indirect gedankenlautwerden

indirect gedankenlautwerden
   The term indirect Gedankenlautwerden is indebted to the German term " Gedankenlautwerden,which translates as thought-echo, thought echoing, thoughts-out-loud, or audible thinking. The term Gedankenlautwerden refers to a " verbal auditory hallucination (VAH) echoing the contents of the hallucinator's conscious thoughts. The German term indirecten Gedankenlautwerden,how-ever, which was introduced in or shortly before 1908 by the German neurologist and psychiatrist Kurt Goldstein (1878-1965), refers to a vari-antofordinaryGedankenlautwerden in which the affected individual discerns his or her own thoughts in the words spoken by another person. As Goldstein explains, one may speak of indirect Gedankenlautwerden "when the patient perceives an external auditory percept, and hears his own thoughts in it. Here ... it is uncertain how much of this is mere false interpretation, and how much actual hearing of one's thoughts." Indirect Gedankenlautwerden can perhaps best be classified as a variant of "auditory pareidolia or as a "cognitive illusion. The underlying cognitive mechanism is sometimes referred to as " apophenia (i.e. an excess of perceptual or heuristic sensitivity leading to the discernment of patterns or connections in random or otherwise meaningless data).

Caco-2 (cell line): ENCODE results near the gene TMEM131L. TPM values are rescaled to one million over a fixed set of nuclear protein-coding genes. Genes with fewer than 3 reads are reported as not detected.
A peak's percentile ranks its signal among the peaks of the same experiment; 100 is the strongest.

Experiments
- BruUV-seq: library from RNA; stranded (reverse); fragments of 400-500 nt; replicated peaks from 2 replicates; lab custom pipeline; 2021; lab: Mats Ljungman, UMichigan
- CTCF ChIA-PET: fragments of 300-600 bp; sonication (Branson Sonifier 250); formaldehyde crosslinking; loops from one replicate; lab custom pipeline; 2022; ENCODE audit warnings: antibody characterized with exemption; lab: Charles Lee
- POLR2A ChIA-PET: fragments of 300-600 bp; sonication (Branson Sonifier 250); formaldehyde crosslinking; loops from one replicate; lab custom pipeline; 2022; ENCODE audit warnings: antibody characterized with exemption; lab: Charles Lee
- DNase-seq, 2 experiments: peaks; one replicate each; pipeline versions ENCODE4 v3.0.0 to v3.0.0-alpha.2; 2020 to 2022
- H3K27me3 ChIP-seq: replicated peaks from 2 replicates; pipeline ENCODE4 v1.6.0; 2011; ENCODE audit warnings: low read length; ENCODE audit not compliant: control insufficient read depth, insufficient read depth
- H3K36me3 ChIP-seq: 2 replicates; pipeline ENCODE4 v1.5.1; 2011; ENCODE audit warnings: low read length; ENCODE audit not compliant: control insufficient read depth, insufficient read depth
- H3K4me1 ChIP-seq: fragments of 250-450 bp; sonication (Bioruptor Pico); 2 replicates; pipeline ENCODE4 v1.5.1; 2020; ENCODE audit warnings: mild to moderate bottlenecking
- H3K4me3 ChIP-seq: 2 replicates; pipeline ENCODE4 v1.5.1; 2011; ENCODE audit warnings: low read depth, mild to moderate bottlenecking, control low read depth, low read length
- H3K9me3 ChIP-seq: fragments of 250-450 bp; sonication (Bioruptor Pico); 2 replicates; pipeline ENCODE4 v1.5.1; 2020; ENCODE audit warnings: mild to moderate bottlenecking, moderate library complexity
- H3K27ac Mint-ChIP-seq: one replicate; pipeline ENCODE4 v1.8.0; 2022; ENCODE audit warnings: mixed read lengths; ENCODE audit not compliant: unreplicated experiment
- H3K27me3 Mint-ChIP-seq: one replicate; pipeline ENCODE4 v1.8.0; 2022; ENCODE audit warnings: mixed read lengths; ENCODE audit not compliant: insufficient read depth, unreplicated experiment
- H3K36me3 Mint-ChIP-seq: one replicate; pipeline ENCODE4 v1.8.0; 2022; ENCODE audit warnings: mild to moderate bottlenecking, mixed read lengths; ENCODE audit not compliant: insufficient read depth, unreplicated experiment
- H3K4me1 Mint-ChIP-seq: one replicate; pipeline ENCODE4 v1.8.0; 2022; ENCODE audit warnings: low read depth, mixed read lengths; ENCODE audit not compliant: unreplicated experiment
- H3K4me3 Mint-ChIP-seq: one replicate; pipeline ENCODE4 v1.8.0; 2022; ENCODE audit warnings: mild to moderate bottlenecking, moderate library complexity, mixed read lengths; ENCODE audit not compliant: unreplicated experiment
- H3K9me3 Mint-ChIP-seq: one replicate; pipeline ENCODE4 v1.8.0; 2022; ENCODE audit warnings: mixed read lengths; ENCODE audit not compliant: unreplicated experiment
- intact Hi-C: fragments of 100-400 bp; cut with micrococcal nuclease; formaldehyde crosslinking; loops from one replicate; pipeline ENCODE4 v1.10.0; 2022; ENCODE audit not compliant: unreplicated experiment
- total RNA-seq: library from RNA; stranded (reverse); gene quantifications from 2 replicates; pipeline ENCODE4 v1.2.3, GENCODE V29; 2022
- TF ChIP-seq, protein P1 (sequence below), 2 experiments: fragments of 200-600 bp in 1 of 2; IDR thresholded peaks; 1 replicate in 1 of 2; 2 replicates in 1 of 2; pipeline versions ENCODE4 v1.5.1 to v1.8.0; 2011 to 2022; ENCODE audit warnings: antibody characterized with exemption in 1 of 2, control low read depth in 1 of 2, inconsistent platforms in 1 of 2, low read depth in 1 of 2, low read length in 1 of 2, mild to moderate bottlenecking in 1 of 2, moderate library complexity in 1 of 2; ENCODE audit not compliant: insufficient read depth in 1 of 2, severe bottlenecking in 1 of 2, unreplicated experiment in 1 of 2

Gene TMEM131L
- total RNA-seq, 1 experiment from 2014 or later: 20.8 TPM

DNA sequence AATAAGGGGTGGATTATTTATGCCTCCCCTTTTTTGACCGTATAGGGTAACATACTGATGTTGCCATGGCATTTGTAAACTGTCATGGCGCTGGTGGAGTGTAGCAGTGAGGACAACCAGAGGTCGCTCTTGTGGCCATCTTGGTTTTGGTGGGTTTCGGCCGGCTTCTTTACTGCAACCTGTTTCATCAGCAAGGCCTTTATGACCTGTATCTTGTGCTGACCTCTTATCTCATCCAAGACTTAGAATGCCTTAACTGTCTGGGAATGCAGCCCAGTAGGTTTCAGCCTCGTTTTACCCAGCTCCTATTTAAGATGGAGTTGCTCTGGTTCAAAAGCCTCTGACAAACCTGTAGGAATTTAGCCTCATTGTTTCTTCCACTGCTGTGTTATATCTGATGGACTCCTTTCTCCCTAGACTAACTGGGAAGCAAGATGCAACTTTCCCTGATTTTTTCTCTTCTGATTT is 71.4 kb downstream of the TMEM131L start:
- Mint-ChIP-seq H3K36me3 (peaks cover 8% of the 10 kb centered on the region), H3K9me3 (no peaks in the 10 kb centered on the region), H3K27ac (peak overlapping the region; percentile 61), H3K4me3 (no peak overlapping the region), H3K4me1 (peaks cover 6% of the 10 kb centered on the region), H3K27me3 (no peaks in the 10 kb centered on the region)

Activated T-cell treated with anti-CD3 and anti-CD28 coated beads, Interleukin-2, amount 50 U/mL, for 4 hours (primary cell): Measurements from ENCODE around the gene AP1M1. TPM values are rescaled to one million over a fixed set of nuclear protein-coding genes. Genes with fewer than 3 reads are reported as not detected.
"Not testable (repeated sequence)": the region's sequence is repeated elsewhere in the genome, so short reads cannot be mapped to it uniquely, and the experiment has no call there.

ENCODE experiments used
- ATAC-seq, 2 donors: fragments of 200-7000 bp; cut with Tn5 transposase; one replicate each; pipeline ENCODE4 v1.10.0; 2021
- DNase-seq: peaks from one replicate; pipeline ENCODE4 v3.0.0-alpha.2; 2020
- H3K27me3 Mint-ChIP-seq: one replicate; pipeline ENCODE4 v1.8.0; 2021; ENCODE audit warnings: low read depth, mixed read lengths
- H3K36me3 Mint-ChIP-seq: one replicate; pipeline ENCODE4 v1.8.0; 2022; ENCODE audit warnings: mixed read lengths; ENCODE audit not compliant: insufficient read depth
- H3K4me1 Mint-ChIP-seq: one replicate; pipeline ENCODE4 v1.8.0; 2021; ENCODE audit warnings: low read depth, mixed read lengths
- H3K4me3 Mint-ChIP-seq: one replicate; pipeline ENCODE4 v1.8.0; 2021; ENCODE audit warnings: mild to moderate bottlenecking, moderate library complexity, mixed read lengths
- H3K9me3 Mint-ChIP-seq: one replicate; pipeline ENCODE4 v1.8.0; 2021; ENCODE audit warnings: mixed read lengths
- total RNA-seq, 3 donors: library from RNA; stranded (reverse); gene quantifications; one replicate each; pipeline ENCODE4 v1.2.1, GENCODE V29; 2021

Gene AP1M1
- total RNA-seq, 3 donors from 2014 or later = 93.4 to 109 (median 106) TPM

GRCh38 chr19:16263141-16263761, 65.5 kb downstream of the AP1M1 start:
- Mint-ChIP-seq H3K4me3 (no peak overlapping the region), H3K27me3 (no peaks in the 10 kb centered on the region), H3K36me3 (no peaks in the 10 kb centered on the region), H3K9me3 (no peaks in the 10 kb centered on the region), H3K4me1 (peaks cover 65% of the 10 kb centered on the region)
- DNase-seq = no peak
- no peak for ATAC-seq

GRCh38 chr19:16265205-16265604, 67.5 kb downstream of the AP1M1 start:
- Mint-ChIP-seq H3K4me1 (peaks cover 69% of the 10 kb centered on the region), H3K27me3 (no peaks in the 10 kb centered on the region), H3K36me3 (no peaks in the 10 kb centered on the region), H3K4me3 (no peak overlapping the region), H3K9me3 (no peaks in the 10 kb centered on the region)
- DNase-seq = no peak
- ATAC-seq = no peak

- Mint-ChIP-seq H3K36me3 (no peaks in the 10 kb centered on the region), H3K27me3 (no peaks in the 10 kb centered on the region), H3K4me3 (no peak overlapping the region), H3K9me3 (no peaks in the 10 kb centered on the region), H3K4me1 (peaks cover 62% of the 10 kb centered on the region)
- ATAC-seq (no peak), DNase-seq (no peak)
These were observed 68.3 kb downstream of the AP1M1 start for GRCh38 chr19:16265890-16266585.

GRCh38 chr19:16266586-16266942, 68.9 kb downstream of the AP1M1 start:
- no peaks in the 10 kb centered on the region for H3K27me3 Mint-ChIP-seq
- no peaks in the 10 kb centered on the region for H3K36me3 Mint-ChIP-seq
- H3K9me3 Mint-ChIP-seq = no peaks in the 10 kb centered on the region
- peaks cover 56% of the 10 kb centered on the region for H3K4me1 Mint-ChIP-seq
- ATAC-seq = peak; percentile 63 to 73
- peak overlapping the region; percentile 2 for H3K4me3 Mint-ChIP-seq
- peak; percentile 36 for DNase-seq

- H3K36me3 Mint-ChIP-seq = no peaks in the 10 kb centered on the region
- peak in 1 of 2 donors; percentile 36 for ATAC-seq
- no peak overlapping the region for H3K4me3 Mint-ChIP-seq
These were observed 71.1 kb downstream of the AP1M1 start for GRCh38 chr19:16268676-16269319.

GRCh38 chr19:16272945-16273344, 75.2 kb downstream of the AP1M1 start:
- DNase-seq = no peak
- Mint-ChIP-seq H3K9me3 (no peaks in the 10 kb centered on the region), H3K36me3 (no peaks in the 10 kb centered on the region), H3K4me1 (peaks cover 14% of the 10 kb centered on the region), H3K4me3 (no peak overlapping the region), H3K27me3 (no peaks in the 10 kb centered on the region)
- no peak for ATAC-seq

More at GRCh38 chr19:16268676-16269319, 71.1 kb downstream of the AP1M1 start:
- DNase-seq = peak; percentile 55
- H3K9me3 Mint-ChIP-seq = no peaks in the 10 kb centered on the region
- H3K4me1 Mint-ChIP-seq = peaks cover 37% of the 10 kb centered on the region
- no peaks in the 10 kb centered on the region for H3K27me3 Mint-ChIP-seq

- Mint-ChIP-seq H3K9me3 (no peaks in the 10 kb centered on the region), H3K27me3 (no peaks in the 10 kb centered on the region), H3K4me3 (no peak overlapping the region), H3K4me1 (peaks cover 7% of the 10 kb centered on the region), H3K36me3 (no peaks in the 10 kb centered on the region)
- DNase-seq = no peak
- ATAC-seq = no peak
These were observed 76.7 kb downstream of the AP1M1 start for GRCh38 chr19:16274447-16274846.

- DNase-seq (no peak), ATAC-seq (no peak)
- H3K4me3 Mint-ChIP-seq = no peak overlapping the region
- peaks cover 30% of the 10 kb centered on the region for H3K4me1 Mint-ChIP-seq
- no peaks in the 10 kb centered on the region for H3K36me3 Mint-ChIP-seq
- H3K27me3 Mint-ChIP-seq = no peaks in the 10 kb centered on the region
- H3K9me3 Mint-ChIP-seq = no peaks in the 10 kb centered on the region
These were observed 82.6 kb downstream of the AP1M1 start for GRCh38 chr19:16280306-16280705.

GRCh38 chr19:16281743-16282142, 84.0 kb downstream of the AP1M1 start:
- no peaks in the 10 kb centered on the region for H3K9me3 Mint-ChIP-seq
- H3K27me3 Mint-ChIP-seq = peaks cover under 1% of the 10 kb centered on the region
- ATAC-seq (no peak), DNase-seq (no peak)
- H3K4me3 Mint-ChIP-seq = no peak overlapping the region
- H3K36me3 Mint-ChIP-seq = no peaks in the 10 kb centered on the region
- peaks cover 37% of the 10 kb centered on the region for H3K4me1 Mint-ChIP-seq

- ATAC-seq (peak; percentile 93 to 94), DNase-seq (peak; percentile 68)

Goldstein, K. (1908). Zur Theorie der Hallucina-tionen. Studien über normale und pathologische Wahrnehmung. Archiv für Psychiatrie und Nervenkrankheiten, 44, 1036-1106.

Dictionary of Hallucinations. . 2010.

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  • Gedankenlautwerden —    Also known as Gedankenhören. Both German expressions translate into English as thought echo, thought echoing, thoughts out loud, thought audition, or audible thinking, and into French as écho de la pensée. All of these terms refer to a *… …   Dictionary of Hallucinations

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